Aristotle, Poetics (English) (XML Header) [genre: prose] [word count] [Arist. Poet.].
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1456a.1 The fourth element is spectacle, like the Phorcides [Note] and Prometheus, and all scenes laid in Hades. One should ideally try to include all these elements or, failing that, the most important and as many as possible, especially since it is the modern fashion to carp at poets, and, because there have been good poets in each style, to demand that a single author should surpass the peculiar merits of each.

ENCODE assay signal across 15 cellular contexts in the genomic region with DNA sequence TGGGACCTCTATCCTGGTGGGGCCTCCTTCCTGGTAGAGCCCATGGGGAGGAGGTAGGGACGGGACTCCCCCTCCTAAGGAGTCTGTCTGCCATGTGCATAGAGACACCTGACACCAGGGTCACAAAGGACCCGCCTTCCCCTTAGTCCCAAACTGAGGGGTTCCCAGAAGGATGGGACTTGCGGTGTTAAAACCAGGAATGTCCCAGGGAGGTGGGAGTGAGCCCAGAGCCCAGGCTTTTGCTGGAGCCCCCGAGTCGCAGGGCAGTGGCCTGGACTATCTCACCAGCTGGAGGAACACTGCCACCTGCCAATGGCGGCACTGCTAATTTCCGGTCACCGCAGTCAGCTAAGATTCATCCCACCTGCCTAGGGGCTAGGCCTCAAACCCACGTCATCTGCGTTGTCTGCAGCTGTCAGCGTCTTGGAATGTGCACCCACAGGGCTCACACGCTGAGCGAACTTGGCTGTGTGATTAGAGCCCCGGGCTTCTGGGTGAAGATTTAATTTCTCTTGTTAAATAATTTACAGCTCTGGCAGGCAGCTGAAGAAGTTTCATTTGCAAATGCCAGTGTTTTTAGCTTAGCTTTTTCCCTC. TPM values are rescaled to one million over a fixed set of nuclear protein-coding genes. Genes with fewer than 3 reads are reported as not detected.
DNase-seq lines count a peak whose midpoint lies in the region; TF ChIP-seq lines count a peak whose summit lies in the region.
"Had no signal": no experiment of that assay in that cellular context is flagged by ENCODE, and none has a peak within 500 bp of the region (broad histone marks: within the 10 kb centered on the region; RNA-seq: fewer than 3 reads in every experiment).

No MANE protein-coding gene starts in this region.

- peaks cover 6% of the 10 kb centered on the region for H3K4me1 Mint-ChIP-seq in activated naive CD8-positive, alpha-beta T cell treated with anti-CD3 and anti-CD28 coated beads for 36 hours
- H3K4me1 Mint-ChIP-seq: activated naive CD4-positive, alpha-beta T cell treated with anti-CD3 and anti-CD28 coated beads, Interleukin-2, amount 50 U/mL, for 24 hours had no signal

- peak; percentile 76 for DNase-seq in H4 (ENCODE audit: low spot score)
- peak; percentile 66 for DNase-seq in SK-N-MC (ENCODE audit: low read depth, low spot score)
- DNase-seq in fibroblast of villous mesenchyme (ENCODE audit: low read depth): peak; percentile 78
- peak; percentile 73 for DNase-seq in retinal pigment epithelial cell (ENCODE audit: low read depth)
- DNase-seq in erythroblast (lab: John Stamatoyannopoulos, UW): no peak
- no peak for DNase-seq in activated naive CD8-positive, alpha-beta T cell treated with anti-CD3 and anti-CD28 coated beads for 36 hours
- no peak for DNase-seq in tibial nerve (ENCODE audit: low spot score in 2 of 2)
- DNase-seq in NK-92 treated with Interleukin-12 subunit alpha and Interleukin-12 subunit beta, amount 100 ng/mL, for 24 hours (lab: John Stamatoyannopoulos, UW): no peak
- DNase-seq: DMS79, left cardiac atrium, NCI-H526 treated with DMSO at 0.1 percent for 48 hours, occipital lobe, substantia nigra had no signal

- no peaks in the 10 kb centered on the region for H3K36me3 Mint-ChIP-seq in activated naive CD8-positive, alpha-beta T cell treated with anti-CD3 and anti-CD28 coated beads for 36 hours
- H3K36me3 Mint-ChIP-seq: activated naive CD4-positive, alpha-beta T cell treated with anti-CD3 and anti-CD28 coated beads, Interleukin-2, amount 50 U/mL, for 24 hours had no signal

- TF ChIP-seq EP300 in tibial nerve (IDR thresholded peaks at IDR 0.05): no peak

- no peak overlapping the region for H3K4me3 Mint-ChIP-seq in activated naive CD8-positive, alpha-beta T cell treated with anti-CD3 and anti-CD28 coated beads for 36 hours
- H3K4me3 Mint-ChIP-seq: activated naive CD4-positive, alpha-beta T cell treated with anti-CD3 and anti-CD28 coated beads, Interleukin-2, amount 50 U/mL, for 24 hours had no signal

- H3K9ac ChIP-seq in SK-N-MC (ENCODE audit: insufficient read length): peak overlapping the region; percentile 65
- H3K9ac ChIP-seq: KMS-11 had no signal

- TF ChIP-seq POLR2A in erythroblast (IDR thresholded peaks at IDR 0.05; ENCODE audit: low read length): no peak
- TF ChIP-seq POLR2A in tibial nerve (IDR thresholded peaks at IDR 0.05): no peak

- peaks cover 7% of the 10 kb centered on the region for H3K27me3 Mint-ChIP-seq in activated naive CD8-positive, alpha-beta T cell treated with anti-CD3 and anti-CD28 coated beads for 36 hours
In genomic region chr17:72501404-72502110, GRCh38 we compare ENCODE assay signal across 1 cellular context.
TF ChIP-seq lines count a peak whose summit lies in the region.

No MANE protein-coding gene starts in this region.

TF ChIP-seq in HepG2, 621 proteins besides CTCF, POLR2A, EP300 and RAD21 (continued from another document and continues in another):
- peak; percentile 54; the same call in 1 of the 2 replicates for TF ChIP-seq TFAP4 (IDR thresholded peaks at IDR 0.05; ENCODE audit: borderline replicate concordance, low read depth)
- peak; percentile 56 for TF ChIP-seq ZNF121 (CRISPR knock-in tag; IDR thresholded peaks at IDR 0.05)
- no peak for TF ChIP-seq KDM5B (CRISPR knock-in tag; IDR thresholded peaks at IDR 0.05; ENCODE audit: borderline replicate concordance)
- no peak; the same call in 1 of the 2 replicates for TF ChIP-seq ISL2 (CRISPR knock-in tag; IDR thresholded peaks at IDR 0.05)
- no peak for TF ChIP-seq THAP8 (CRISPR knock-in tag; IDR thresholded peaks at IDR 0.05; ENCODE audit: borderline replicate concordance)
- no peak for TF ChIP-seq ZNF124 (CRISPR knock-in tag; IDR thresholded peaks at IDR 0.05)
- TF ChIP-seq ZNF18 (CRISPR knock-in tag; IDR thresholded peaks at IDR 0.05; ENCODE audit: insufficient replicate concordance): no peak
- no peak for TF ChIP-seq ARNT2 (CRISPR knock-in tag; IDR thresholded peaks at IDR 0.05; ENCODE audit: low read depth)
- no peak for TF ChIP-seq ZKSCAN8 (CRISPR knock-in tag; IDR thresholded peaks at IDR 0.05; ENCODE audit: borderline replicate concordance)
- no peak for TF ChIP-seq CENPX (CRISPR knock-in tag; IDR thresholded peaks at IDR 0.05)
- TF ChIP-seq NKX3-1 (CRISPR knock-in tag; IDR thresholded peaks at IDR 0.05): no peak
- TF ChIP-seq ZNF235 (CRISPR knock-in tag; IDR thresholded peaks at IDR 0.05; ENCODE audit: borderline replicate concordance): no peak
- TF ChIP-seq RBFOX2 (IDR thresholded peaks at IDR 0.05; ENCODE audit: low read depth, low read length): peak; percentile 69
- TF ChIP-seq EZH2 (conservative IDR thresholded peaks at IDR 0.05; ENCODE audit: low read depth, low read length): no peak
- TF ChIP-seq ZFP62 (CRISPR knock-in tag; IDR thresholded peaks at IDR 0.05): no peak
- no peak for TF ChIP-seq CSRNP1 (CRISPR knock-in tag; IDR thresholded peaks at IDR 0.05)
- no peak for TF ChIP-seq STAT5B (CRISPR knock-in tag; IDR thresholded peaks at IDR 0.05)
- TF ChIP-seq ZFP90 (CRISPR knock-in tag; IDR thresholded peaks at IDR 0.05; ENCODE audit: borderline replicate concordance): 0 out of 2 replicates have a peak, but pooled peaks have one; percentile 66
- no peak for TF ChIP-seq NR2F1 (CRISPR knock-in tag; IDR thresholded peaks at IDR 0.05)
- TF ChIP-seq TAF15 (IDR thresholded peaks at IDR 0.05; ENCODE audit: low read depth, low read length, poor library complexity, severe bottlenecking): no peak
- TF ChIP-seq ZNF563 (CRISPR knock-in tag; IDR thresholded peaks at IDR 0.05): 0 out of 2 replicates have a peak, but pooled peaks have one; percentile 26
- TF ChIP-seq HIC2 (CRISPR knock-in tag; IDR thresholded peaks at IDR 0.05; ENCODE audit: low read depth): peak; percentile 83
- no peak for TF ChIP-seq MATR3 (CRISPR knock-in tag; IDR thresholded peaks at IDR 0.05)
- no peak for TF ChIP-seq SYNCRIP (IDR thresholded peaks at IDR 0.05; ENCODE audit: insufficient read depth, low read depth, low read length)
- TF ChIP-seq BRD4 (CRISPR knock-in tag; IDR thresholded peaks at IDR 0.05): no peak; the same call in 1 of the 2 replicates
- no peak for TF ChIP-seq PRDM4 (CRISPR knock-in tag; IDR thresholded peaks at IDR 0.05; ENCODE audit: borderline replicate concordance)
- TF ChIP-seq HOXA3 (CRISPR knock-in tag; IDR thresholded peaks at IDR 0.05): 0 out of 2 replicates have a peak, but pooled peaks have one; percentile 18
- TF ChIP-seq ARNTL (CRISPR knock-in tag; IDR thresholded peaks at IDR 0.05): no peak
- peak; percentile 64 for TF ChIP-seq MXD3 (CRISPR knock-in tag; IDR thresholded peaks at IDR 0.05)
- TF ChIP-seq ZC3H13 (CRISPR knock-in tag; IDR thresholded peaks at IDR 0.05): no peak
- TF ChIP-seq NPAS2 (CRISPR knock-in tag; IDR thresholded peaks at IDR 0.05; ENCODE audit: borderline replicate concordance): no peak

One must remember, as we have often said, not to make a tragedy an epic structure: by epic I mean made up of many stories—suppose, for instance, one were to dramatize the IIiad as a whole. The length of the IIiad allows to the parts their proper size, but in plays the result is full of disappointment. And the proof is that all who have dramatized the Sack of Troy as a whole, and not, like Euripides, piecemeal, or the Niobe story as a whole and not like Aeschylus, either fail or fare badly in competition. Indeed even Agathon failed in this point alone. In "reversals," however, and in "simple" stories [Note] too,



Aristotle, Poetics (English) (XML Header) [genre: prose] [word count] [Arist. Poet.].
<<Arist. Poet. 1455b.20 Arist. Poet. 1456a.1 (Greek) >>Arist. Poet. 1456a.20

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